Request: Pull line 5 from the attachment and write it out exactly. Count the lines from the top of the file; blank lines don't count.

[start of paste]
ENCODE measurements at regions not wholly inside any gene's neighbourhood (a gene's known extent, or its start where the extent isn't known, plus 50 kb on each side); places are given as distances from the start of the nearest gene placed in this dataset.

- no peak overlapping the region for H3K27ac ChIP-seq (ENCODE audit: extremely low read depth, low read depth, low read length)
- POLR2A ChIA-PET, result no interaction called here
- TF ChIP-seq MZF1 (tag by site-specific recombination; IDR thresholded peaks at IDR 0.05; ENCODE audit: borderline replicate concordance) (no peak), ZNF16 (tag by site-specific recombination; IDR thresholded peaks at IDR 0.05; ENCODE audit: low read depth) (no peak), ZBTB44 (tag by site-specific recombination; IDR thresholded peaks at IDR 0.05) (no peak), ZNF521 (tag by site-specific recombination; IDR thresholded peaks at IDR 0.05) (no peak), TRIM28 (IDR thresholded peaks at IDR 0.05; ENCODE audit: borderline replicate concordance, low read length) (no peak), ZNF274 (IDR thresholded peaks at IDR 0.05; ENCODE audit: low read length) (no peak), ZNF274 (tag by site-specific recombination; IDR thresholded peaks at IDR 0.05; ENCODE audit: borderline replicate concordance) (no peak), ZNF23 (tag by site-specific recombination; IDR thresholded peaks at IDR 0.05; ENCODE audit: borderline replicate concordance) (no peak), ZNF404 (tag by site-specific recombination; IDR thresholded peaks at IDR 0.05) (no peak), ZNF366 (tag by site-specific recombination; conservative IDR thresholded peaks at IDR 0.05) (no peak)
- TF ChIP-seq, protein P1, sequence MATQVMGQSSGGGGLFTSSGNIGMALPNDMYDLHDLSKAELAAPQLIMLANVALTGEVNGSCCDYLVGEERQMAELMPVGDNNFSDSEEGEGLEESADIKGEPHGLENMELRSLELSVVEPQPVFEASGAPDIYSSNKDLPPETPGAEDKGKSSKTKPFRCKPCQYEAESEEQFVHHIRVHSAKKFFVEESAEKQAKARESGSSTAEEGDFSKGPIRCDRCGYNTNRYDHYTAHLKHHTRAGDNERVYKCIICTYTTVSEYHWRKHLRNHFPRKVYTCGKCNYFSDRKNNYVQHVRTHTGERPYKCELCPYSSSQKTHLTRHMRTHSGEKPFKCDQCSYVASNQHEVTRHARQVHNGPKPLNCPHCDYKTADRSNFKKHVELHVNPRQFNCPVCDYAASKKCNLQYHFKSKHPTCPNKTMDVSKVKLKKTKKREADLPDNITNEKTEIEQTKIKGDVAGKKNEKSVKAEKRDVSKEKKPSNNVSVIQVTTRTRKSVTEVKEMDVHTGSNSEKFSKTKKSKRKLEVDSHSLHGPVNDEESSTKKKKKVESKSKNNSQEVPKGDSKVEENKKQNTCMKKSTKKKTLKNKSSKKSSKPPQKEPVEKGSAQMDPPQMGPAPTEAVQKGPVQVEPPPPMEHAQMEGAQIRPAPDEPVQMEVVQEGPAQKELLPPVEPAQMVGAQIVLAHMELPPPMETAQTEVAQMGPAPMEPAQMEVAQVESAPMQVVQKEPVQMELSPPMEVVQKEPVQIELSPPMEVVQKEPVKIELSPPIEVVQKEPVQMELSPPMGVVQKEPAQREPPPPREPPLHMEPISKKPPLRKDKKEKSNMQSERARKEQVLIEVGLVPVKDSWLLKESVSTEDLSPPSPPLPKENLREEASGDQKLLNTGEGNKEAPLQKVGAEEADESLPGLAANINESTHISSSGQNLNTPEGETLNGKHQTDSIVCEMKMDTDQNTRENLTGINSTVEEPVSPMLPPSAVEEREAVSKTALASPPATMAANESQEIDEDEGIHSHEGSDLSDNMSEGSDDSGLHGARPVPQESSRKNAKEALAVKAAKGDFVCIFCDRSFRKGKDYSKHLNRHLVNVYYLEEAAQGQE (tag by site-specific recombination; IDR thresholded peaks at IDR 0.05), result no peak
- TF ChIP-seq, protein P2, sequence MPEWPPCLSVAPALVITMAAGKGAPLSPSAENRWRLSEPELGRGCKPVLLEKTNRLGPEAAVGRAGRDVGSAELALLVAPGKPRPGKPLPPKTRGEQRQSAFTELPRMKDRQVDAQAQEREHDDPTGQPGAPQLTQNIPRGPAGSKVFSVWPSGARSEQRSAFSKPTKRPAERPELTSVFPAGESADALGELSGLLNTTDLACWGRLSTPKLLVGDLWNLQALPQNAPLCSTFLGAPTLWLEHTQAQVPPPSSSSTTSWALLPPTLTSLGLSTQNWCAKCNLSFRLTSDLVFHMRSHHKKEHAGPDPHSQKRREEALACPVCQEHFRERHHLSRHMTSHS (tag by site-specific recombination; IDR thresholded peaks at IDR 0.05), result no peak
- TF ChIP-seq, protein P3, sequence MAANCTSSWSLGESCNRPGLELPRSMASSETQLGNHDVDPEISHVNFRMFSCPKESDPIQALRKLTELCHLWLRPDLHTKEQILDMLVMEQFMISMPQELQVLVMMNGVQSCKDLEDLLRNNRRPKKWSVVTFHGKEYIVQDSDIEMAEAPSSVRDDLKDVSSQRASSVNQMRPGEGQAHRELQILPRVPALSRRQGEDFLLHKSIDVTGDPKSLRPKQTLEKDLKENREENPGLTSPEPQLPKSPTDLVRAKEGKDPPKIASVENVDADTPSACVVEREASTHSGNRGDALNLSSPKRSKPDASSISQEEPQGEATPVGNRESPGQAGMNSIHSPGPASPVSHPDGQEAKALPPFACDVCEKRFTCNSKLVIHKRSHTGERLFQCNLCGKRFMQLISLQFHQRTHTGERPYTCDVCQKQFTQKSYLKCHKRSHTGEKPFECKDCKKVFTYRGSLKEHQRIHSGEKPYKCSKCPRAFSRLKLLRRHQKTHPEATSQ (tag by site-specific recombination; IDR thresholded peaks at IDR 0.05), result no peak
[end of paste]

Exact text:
- TF ChIP-seq, protein P1, sequence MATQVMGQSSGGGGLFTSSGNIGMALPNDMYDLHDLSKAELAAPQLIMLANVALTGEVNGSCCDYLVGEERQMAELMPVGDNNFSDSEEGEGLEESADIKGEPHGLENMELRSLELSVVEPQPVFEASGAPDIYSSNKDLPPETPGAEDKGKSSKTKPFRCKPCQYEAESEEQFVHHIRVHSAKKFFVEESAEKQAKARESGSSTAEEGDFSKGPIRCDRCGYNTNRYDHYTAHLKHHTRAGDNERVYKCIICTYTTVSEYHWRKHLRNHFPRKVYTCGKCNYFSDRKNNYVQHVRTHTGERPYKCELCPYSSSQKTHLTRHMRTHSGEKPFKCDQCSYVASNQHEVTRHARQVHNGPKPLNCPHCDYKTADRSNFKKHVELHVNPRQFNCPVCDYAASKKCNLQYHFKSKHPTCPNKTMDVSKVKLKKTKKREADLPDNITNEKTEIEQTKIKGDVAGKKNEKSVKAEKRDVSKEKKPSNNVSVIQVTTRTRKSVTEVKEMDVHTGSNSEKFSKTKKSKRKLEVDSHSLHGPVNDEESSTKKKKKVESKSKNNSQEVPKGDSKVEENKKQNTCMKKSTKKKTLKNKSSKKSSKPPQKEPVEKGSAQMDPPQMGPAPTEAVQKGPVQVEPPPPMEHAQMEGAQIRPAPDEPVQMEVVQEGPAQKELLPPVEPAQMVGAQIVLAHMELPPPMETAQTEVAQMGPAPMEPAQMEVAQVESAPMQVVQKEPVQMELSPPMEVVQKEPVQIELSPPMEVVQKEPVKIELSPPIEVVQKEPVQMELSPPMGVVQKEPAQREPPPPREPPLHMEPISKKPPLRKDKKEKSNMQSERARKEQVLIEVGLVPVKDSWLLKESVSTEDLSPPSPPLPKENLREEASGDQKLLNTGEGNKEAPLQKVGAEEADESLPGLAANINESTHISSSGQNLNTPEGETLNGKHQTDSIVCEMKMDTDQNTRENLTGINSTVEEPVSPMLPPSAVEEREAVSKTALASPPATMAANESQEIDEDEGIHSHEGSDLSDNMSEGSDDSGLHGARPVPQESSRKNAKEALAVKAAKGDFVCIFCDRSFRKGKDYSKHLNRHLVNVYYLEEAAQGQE (tag by site-specific recombination; IDR thresholded peaks at IDR 0.05), result no peak